There are techy nerds and perhaps there also are synod nerds. I am a synod nerd. What an experience! My daughters think meetings are boring. At times they are. A good cup of coffee helps. Hearing stories of the gospel at work all over the world and watching the church in it’s broader form work together is also invigorating and life-giving.
On the second day of synod, as our advisory committee (which would later report on the floor of synod) did it’s work, I could not help but notice that doing church together is much harder than doing church alone. 30 or so of us sat in a room for most of Saturday afternoon. Before us was an overture from two churches requesting a form of separation from other churches in their vicinity. The reasons for their requested separation were weighty and with merit. We as a committee wrestled deeply with the recommendation we would bring. Churches’ ministries were at stake. The gospel’s witness t
o the world was at stake. Our unity as churches trying to work together was at stake. We deliberated. With 30 people in the room for three to four hours, 100 to 120 hours was spent in deliberation. Some might argue that’s inefficient. Maybe it is. The church trying to do church together is at times hard.
I would also argue it’s more beautiful. It’s beautiful because it expresses our unity. While opinions in the room certainly differed, we were able to present one report, one recommendation to the larger body. There was not uniformity in our thoughts, but there was unity in our decision. And it’s that unity that I came to appreciate and the broader church is now able to celebrate.
Throughout the week, on question after question, our unity was always at stake. We discussed the presence and work of deacons in the church and at larger assemblies (such as synod). We discussed the church’s response to same sex marriages, the culture and structure of the church as a whole, plans for greater diversity at all levels of leadership, the plight of those suffering from religious persecution and those whose religious liberties have been cut short. We discussed much more. Uniformity was rare; unity was everywhere.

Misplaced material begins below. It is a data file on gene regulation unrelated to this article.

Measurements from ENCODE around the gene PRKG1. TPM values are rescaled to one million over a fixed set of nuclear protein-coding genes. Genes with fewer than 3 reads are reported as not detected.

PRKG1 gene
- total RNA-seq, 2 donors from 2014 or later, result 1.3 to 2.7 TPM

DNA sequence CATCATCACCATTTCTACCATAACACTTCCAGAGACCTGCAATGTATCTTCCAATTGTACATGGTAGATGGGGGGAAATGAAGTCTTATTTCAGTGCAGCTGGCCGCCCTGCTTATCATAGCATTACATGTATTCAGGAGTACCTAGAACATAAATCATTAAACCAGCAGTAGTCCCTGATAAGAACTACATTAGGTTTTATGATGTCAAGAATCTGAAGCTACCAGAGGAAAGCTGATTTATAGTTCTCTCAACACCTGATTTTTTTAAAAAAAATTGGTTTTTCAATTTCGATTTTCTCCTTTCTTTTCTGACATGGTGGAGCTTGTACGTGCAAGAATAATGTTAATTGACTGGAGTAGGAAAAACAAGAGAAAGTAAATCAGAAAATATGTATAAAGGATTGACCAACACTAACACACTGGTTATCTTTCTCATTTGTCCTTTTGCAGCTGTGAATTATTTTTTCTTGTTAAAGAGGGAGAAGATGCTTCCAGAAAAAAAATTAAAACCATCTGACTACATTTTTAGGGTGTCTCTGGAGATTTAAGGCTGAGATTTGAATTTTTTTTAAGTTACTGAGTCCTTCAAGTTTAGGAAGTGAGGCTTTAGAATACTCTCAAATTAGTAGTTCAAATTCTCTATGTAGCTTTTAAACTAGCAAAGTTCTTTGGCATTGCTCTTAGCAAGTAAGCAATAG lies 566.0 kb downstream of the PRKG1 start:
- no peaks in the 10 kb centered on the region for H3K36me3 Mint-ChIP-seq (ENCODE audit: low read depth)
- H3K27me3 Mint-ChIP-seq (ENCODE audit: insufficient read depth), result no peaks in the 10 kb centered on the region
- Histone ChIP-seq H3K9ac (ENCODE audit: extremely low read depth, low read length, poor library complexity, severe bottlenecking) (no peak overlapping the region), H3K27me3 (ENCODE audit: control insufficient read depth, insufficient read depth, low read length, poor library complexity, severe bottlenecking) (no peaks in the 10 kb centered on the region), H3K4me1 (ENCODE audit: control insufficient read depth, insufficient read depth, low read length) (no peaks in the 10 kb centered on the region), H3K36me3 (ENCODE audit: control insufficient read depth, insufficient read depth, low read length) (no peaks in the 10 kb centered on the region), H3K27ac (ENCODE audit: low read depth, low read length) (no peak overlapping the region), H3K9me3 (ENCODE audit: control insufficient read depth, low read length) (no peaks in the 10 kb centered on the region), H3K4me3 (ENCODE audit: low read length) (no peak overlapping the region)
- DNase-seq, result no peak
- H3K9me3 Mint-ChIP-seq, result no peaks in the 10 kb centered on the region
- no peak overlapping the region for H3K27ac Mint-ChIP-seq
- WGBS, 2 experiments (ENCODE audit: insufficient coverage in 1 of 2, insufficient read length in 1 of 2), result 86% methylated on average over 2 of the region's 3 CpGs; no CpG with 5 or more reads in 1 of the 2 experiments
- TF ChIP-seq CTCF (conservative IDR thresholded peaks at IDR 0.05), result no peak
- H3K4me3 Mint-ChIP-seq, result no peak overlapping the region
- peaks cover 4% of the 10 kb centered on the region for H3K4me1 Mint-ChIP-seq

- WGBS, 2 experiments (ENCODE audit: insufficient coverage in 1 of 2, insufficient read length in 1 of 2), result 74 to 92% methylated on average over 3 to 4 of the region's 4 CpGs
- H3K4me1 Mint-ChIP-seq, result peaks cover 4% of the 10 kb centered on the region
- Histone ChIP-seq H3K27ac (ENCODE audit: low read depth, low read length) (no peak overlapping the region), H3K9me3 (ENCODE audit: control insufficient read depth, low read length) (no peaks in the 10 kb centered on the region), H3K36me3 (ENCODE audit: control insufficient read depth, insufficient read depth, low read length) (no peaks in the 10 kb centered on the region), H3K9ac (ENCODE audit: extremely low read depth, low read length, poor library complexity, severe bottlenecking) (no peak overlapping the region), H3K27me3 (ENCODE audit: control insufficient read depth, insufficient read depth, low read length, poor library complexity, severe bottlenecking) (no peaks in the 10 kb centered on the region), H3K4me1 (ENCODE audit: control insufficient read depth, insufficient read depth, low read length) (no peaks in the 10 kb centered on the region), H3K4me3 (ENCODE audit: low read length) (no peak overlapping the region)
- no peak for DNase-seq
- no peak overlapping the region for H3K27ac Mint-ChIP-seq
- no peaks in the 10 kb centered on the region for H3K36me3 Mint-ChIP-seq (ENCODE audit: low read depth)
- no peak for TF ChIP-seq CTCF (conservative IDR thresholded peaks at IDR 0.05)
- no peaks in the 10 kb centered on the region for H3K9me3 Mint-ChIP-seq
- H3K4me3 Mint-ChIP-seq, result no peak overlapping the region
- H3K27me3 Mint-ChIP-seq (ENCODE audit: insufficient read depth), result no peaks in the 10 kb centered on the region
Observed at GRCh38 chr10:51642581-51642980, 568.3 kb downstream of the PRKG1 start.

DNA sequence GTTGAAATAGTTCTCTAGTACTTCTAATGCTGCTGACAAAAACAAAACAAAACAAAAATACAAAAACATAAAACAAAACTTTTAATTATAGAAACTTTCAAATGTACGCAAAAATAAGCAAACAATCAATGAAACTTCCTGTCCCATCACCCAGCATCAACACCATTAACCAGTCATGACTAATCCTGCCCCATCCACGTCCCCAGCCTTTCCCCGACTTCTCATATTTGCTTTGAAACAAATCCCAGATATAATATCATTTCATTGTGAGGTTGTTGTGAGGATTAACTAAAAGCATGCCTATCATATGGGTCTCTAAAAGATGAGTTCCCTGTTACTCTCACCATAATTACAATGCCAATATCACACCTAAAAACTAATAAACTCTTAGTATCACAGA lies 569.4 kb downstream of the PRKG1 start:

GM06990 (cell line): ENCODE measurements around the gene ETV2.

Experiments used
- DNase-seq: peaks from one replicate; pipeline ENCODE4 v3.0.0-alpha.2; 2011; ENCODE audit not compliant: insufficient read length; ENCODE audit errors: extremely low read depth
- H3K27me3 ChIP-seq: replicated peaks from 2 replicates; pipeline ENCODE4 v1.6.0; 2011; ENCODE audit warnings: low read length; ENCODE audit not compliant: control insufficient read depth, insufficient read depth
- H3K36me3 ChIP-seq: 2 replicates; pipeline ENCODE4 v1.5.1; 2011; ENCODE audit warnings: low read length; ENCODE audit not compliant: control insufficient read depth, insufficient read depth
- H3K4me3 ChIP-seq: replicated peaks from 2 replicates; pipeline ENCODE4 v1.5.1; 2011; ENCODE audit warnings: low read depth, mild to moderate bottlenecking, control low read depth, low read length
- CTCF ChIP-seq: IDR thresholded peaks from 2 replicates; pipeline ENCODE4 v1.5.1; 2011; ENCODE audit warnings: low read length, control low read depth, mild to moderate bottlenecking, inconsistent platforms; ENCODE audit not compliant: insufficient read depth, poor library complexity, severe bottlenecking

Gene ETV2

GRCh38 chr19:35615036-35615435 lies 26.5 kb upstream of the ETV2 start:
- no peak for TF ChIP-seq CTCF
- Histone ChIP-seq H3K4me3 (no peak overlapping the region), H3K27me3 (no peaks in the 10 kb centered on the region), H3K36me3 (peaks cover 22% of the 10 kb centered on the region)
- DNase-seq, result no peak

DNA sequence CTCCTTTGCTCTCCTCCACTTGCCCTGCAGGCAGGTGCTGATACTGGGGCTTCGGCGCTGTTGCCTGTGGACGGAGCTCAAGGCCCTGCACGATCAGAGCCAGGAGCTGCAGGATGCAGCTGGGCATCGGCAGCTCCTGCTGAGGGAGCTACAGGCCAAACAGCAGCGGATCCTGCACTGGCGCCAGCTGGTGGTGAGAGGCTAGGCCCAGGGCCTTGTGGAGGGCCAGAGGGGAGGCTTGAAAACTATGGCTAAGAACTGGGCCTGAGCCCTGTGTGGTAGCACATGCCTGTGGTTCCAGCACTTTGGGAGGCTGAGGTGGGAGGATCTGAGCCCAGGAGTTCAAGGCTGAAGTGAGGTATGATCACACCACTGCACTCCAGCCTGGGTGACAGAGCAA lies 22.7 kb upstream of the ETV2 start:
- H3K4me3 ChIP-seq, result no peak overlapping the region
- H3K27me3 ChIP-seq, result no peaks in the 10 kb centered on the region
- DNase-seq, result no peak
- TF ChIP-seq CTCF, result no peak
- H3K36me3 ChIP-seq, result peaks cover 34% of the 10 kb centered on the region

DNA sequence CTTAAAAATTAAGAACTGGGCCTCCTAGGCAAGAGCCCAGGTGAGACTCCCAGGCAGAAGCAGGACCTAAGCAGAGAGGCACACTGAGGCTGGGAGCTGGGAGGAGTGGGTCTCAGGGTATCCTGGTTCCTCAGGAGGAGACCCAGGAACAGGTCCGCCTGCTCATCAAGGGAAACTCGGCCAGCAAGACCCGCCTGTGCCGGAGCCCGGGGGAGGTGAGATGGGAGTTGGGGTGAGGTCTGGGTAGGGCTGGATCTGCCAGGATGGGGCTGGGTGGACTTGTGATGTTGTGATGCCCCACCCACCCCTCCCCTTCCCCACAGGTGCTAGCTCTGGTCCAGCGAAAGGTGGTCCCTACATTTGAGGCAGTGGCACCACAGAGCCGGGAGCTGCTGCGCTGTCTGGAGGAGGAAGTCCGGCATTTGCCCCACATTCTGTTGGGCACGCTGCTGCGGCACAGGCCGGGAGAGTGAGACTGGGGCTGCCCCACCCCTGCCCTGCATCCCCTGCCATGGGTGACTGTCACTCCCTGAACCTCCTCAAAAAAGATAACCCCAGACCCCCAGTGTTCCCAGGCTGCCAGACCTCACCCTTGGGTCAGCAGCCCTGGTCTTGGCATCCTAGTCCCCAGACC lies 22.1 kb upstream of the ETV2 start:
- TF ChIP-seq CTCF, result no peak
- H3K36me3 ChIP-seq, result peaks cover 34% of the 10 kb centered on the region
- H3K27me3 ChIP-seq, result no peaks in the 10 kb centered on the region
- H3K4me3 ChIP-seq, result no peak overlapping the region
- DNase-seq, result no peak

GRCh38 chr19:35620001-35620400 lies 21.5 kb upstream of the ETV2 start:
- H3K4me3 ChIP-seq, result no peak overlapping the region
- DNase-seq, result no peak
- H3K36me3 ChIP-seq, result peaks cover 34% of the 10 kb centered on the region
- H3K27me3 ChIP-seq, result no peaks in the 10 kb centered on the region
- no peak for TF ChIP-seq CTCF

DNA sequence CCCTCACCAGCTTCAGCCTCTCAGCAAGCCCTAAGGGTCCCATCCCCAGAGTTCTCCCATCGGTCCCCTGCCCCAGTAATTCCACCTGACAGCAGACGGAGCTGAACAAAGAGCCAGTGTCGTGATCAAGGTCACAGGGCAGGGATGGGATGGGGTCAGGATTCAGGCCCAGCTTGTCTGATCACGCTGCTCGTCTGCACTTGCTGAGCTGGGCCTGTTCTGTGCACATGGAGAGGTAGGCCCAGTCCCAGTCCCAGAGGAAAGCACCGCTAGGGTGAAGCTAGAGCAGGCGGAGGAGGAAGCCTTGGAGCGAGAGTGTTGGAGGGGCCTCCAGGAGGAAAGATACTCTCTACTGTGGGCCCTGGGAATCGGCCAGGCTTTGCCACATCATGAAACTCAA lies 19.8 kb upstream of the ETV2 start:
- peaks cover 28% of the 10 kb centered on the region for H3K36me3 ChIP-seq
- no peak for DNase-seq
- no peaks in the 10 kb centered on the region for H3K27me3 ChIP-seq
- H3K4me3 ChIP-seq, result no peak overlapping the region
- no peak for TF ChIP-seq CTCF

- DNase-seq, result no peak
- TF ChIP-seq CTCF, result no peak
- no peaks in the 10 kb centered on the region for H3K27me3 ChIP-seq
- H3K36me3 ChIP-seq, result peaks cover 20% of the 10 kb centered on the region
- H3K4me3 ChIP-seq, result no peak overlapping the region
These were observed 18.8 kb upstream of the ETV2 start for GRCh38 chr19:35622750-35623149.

In addition to the debate of issues and celebration of gospel ministry, synod is also an opportunity to catch up with old friends from seminary and beyond. It is an opportunity to hear how folks I once knew in training are now serving around North America and even around the world. Coming together at synod is an opportunity to be with those who share a passion for the work of the church in a thousand different local contexts. We at Granite Springs are just one context connected by Jesus to so many more.
So I am a synod nerd. I have no problem with that. I’m grateful for the experience. Someday, I look forward to going again. Thanks for the opportunity to be away from Granite Springs to participate.